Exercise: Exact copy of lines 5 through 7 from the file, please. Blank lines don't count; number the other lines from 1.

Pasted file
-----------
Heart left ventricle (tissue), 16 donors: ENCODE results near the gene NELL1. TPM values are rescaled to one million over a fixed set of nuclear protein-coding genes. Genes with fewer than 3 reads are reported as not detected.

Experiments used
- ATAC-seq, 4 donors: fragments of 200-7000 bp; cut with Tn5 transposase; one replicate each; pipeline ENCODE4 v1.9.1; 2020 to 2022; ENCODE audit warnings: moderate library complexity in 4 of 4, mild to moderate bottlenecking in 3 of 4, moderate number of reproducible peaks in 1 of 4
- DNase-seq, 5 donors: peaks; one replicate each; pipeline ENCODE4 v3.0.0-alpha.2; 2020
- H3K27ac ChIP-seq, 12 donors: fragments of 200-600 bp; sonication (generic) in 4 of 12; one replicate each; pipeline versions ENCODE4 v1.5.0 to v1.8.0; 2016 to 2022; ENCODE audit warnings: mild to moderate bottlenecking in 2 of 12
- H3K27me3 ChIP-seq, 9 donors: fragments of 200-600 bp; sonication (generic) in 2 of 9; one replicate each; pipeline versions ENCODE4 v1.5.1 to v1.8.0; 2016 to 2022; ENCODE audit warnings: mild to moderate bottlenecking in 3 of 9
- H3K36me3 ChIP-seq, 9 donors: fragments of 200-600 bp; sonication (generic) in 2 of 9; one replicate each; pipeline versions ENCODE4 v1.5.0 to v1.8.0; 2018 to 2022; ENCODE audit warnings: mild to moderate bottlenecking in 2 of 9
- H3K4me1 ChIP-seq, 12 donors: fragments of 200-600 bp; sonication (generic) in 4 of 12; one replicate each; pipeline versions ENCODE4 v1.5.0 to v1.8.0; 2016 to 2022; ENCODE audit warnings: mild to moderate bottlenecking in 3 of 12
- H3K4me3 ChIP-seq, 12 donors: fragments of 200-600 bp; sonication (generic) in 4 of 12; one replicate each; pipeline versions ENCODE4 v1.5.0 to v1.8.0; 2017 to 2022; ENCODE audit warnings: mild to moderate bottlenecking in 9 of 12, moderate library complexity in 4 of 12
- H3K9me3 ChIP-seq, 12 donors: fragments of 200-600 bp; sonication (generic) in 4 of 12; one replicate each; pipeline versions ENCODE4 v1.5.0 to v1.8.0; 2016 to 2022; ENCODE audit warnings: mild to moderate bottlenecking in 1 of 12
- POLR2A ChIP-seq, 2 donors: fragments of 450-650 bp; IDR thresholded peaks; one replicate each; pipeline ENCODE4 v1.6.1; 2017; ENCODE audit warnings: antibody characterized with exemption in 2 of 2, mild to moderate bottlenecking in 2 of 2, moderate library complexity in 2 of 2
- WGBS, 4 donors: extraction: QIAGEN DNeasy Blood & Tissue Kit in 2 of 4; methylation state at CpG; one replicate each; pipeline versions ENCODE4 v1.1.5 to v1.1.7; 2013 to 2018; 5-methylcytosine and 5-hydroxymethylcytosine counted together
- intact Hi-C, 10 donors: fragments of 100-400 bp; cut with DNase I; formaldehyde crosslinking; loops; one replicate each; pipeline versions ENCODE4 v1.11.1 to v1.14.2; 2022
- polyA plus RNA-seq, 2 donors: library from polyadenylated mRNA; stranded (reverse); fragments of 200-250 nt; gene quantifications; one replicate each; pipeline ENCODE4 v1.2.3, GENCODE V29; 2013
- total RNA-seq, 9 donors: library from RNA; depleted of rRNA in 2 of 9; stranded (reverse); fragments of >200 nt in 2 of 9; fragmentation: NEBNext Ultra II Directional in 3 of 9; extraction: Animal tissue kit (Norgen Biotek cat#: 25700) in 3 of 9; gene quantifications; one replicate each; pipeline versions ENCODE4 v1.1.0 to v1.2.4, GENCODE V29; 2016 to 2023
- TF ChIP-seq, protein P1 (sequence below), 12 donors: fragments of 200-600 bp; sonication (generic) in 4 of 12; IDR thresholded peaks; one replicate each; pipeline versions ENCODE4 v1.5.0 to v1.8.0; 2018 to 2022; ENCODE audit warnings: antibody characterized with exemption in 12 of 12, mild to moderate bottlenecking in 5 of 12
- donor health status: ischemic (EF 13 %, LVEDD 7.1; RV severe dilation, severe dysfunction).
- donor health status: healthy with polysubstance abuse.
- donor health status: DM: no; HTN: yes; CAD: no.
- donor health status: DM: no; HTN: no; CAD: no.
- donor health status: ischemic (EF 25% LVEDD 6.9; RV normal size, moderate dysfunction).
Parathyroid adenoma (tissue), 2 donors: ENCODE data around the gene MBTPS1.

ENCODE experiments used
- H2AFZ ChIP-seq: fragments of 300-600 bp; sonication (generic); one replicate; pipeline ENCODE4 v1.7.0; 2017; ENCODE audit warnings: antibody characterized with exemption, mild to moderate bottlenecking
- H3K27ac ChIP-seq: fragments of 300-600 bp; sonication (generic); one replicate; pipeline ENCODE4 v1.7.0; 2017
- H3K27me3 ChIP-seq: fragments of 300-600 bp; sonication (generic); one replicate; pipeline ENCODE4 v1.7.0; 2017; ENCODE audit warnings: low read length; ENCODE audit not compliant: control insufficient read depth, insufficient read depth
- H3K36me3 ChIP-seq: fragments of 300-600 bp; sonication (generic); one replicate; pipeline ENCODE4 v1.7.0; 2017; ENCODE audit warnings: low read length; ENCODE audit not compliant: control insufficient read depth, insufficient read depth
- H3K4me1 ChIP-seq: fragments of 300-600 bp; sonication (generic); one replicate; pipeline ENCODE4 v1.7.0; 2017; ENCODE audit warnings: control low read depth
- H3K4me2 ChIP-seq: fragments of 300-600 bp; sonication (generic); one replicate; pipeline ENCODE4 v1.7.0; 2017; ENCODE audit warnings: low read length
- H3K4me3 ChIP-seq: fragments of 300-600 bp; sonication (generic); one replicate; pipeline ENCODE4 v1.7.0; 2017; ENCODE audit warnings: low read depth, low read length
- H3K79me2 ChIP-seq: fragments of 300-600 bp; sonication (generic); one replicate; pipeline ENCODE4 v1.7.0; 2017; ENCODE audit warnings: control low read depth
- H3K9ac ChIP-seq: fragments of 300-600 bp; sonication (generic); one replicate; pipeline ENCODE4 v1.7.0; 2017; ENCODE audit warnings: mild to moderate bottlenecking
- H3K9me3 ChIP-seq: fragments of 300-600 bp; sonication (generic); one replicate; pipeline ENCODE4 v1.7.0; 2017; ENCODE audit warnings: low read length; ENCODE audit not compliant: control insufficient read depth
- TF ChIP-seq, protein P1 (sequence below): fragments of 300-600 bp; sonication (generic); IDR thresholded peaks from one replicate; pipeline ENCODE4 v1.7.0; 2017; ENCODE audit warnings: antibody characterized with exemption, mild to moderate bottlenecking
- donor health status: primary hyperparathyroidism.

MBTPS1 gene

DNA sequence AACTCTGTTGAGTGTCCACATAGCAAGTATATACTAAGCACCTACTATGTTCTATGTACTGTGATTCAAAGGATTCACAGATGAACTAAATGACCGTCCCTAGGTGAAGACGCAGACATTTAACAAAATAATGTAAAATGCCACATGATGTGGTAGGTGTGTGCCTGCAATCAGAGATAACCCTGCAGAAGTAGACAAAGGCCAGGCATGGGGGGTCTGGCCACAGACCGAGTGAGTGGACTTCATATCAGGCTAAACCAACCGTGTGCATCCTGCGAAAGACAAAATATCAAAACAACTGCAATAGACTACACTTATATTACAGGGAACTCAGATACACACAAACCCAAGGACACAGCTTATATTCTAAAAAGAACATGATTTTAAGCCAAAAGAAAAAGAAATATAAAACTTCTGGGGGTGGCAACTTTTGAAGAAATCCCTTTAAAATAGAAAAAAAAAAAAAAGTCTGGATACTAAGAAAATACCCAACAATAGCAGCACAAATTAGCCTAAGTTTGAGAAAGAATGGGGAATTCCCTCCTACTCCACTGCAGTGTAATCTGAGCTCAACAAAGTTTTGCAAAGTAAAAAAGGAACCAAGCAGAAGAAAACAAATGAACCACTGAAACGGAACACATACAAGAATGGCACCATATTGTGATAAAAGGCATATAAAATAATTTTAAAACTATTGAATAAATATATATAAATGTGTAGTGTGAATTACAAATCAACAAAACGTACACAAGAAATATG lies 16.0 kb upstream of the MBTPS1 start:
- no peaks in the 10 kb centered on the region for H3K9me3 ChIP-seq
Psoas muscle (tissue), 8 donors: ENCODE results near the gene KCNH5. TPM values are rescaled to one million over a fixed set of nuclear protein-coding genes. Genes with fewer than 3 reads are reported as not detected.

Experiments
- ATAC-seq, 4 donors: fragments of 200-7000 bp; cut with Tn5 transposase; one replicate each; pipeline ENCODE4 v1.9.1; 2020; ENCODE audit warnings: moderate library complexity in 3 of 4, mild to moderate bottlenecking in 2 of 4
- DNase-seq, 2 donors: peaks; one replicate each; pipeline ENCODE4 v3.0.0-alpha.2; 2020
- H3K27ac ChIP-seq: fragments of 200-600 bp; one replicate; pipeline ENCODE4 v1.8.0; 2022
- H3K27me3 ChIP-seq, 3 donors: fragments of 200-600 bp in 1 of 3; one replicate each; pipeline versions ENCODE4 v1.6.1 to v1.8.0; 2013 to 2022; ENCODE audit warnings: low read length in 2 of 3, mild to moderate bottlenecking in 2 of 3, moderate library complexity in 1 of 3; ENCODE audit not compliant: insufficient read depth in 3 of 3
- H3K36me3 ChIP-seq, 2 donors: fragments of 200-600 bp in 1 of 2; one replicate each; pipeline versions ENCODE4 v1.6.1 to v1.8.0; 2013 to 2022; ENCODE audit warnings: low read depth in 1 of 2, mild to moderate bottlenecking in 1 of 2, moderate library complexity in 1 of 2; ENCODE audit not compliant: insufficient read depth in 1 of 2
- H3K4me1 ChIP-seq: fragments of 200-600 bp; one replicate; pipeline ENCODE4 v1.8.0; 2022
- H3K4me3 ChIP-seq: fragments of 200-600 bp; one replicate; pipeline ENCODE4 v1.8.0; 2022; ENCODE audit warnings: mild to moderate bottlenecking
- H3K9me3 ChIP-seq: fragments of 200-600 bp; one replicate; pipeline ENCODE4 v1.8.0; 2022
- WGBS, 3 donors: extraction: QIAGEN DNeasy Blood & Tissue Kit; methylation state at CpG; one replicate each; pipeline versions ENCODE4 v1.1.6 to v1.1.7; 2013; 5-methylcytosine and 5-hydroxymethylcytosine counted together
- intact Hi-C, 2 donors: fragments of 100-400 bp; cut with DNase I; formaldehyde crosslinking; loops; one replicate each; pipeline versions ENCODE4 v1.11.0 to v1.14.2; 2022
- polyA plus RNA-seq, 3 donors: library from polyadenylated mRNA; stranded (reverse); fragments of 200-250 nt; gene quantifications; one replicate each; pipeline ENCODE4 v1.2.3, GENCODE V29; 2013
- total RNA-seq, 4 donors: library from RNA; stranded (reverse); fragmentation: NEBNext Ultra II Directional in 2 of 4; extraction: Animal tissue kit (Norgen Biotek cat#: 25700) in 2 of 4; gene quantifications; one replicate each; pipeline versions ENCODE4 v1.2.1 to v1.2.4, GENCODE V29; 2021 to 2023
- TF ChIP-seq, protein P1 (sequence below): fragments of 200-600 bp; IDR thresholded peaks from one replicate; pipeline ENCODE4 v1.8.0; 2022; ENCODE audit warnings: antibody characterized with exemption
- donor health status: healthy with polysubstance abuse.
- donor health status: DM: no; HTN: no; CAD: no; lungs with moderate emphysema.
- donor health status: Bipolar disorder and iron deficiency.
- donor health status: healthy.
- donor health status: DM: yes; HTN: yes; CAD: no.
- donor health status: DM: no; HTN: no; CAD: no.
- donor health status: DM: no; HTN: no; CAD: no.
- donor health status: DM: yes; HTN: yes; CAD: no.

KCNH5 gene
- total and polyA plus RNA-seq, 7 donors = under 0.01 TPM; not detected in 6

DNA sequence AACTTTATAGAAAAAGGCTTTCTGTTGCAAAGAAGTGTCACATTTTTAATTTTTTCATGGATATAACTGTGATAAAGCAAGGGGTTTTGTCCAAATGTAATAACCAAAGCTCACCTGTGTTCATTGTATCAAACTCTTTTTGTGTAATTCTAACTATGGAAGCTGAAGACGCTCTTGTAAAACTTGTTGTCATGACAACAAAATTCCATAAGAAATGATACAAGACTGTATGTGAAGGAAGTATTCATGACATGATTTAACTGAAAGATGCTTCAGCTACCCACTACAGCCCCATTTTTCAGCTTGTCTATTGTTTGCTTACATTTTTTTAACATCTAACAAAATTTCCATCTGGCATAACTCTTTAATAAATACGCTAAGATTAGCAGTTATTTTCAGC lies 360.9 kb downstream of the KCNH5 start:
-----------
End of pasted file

- H3K27ac ChIP-seq, 12 donors: fragments of 200-600 bp; sonication (generic) in 4 of 12; one replicate each; pipeline versions ENCODE4 v1.5.0 to v1.8.0; 2016 to 2022; ENCODE audit warnings: mild to moderate bottlenecking in 2 of 12
- H3K27me3 ChIP-seq, 9 donors: fragments of 200-600 bp; sonication (generic) in 2 of 9; one replicate each; pipeline versions ENCODE4 v1.5.1 to v1.8.0; 2016 to 2022; ENCODE audit warnings: mild to moderate bottlenecking in 3 of 9
- H3K36me3 ChIP-seq, 9 donors: fragments of 200-600 bp; sonication (generic) in 2 of 9; one replicate each; pipeline versions ENCODE4 v1.5.0 to v1.8.0; 2018 to 2022; ENCODE audit warnings: mild to moderate bottlenecking in 2 of 9